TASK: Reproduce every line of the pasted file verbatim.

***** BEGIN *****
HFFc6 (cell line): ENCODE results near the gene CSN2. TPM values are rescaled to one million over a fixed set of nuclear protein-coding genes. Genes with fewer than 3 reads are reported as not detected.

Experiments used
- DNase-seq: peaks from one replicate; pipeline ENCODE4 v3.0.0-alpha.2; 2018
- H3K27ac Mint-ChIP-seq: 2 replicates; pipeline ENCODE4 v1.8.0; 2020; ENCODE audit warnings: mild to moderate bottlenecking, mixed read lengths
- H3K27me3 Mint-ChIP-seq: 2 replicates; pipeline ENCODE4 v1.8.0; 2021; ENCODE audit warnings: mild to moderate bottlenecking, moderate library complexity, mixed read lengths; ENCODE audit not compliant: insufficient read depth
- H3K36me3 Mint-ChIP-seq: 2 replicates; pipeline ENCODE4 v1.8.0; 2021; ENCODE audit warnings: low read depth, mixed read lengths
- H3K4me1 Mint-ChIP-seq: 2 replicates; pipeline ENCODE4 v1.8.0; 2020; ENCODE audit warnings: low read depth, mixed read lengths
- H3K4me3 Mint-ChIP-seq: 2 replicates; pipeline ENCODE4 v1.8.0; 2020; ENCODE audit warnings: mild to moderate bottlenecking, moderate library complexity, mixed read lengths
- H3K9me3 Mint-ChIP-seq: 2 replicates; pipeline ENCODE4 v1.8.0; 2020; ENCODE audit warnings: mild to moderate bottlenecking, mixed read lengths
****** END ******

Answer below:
HFFc6 (cell line): ENCODE results near the gene CSN2. TPM values are rescaled to one million over a fixed set of nuclear protein-coding genes. Genes with fewer than 3 reads are reported as not detected.

Experiments used
- DNase-seq: peaks from one replicate; pipeline ENCODE4 v3.0.0-alpha.2; 2018
- H3K27ac Mint-ChIP-seq: 2 replicates; pipeline ENCODE4 v1.8.0; 2020; ENCODE audit warnings: mild to moderate bottlenecking, mixed read lengths
- H3K27me3 Mint-ChIP-seq: 2 replicates; pipeline ENCODE4 v1.8.0; 2021; ENCODE audit warnings: mild to moderate bottlenecking, moderate library complexity, mixed read lengths; ENCODE audit not compliant: insufficient read depth
- H3K36me3 Mint-ChIP-seq: 2 replicates; pipeline ENCODE4 v1.8.0; 2021; ENCODE audit warnings: low read depth, mixed read lengths
- H3K4me1 Mint-ChIP-seq: 2 replicates; pipeline ENCODE4 v1.8.0; 2020; ENCODE audit warnings: low read depth, mixed read lengths
- H3K4me3 Mint-ChIP-seq: 2 replicates; pipeline ENCODE4 v1.8.0; 2020; ENCODE audit warnings: mild to moderate bottlenecking, moderate library complexity, mixed read lengths
- H3K9me3 Mint-ChIP-seq: 2 replicates; pipeline ENCODE4 v1.8.0; 2020; ENCODE audit warnings: mild to moderate bottlenecking, mixed read lengths